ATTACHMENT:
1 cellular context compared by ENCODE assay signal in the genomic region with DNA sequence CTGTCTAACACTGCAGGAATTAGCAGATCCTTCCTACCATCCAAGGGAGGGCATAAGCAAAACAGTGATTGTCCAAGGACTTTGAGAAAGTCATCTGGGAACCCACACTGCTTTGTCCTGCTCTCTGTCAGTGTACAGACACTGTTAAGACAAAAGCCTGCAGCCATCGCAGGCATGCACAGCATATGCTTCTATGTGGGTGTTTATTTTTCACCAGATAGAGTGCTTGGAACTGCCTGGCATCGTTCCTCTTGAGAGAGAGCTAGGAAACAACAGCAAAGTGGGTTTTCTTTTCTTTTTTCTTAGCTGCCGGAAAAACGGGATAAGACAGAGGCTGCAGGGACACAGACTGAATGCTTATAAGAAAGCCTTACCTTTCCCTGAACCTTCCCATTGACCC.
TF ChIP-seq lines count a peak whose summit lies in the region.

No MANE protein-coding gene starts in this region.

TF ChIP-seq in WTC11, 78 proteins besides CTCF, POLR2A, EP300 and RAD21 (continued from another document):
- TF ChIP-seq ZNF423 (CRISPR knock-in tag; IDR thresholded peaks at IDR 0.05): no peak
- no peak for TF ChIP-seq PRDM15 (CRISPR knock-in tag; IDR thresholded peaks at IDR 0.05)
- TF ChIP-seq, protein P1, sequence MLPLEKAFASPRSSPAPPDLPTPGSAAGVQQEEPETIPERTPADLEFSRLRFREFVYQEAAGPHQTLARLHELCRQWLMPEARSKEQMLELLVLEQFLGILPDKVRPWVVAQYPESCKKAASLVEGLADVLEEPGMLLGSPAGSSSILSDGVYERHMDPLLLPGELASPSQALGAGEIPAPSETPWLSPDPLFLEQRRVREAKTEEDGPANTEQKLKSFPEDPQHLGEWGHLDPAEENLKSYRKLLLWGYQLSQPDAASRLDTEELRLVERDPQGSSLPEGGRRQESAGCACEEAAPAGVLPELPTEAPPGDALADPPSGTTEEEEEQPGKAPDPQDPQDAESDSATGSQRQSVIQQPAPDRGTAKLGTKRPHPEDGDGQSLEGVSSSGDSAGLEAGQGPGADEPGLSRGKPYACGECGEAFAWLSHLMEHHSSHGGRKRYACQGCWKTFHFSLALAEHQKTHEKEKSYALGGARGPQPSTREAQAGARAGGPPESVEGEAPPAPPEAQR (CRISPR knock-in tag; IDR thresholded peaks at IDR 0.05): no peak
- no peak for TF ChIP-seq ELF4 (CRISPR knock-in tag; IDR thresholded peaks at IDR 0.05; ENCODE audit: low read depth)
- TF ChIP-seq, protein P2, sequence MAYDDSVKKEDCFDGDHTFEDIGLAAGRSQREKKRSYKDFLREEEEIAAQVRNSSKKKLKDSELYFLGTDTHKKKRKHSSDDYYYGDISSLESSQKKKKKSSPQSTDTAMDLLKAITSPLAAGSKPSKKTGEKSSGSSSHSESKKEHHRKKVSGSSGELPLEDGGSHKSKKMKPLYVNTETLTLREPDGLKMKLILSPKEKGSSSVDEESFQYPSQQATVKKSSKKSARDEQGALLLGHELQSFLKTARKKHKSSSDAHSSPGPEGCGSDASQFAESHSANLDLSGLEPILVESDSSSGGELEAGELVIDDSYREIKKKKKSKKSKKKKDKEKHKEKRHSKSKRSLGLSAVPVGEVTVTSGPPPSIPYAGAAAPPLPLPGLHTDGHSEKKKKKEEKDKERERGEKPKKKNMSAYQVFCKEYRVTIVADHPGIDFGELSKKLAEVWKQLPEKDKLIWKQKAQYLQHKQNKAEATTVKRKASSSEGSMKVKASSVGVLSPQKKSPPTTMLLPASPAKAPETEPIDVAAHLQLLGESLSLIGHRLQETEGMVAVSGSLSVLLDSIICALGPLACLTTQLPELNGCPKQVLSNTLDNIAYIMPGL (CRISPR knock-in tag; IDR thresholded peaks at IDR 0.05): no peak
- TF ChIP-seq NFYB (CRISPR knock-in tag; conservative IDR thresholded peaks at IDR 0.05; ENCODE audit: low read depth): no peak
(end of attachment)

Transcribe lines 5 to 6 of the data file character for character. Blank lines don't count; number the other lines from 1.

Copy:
- TF ChIP-seq ZNF423 (CRISPR knock-in tag; IDR thresholded peaks at IDR 0.05): no peak
- no peak for TF ChIP-seq PRDM15 (CRISPR knock-in tag; IDR thresholded peaks at IDR 0.05)